Previously, I reiterated the need to create mentally healthy memories.
If we all make the creation of mentally healthy memories a priority, we will reduce the risk of a lot of psychological or behavioral problems.
When do we start the creation of mentally healthy memories?
According to an English philosopher and physician John Locke, every child is born with a mind that is as clean as a blank slate. The newborn comes into the world with basic instincts that are inherently programmed to enhance survival. Exploring the immediate environment begins instantaneously. The child begins to write on the “clean slate” of his/her mind.
Experiencing the world with all it has to offer begins with the mother-child interaction. This interaction is extended to significant others in contact with the little one. The interactions are stored in the mind of the baby as memories, while the memories become the building blocks for the child’s mental state. The memory bank is continually processed to accommodate more memories and interpret previous memories that can either be discarded (forgotten) or modified by interpretations of current realities. These give way to the formation of the child’s temperament and eventually; the personality of the individual as he/she grows older.
A child can learn from what he/she sees or encounters. Previously acquired memory can be modified by new experiences, giving way to new knowledge and subsequent behavior as expatiated by one of the theories of learning; the social learning theory. According to Albert Bandura a Canadian-American Psychologist, the social learning/social cognitive theory states that “new behaviors can be acquired by observing and imitating others”. Specifically, children learn by observing people around them and could model their behavior after persons or situations they are exposed to. It is proper to ensure that these children are allowed to have interactions with the right people and learn from appropriate sources in a controlled environment.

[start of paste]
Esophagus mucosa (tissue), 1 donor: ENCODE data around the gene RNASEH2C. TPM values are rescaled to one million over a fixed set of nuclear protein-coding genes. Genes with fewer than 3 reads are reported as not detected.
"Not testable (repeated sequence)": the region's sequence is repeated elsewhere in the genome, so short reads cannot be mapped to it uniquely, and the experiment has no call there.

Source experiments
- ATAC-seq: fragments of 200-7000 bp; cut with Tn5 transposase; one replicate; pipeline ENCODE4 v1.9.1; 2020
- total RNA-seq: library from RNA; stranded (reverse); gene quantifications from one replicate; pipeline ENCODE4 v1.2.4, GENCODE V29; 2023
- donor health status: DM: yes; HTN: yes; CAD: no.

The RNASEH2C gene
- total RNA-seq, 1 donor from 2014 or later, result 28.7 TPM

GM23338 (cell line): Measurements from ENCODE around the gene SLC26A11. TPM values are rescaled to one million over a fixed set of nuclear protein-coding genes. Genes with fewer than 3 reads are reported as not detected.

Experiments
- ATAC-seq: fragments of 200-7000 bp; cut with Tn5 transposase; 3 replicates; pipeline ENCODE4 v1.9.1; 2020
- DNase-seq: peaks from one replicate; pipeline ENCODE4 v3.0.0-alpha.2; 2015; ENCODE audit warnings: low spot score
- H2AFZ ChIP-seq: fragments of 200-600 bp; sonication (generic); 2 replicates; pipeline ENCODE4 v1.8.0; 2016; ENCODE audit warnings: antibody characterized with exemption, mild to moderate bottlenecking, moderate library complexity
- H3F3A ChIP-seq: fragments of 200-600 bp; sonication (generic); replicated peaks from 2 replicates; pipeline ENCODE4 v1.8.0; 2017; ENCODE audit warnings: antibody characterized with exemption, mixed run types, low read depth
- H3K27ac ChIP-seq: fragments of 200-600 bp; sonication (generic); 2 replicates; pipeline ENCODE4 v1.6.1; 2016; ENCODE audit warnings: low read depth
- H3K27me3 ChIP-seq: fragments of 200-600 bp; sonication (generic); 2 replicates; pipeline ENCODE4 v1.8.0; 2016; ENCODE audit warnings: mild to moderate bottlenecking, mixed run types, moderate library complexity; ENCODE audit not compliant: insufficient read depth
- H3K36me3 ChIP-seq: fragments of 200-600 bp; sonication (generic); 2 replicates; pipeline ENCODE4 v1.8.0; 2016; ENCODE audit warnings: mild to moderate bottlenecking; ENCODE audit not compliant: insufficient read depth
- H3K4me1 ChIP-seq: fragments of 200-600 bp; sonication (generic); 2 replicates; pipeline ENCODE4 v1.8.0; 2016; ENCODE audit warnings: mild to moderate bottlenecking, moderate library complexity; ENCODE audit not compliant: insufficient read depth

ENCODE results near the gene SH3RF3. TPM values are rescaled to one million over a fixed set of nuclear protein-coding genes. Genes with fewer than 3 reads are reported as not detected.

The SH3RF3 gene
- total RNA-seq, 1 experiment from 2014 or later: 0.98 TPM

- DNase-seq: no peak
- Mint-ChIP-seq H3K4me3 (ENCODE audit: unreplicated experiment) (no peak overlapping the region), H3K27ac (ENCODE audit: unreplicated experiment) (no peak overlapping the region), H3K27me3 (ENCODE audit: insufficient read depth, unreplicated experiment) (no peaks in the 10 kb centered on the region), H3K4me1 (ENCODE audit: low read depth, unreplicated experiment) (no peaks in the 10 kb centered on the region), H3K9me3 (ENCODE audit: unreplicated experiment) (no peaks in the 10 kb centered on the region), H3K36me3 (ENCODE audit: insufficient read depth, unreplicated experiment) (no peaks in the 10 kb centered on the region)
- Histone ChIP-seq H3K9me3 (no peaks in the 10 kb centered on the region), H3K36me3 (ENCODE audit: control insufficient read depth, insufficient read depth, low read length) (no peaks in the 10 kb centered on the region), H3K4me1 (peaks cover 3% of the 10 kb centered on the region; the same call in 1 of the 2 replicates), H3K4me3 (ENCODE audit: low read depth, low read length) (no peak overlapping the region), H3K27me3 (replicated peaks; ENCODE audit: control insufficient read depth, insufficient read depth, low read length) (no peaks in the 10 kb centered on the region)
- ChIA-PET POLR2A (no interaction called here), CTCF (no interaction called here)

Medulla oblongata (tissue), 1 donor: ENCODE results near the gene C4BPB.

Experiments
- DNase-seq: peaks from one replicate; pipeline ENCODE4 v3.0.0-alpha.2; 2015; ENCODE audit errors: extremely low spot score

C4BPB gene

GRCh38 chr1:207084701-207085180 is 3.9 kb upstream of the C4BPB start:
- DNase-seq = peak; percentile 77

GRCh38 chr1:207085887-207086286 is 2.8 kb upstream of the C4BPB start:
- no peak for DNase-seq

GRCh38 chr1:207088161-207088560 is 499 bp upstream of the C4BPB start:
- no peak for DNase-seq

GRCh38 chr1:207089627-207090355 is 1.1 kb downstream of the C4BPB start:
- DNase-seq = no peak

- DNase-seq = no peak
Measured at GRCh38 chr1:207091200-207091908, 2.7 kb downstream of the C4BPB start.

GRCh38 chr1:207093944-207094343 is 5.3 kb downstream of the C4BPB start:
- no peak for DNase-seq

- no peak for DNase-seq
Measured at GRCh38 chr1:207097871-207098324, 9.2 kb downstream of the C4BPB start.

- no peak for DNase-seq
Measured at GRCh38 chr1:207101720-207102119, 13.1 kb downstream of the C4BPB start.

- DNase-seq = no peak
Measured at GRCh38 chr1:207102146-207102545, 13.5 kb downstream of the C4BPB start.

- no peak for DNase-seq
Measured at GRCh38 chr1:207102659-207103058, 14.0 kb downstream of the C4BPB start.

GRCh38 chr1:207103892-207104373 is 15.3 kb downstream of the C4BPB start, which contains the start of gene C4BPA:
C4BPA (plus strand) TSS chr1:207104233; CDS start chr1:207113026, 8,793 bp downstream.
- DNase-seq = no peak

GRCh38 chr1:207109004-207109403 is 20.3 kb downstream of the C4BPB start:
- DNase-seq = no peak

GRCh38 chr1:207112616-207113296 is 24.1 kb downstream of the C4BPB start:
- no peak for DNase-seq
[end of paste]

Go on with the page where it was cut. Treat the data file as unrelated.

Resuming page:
For instance, children who are exposed to aggression or violence tend to keep the memories for these events. Some adults live with memories of the pain and/or rejection they had experienced during their childhood. These adversely affect how they interact with others or the relationships they keep in adulthood. I have come across adults who have depression or anxiety disorders and the only clear risk factor seems to be memories from their relationship with their parents or other significant persons in their life.
We need to ensure that our children are kept safe from traumatic events that can leave a long-term indelible mark on their psyche. The source of these memories could be parents, family, and friends”, school, the internet, TV, etc. The memories for abuse (physical, emotional, neglect, sexual, etc.) are not mentally healthy. This is because any recall of such incidents will always provoke negative emotions or triggers of psychological distress.
The best thing to do is to start creating mentally healthy memories from childhood!
It is also never too late to start!!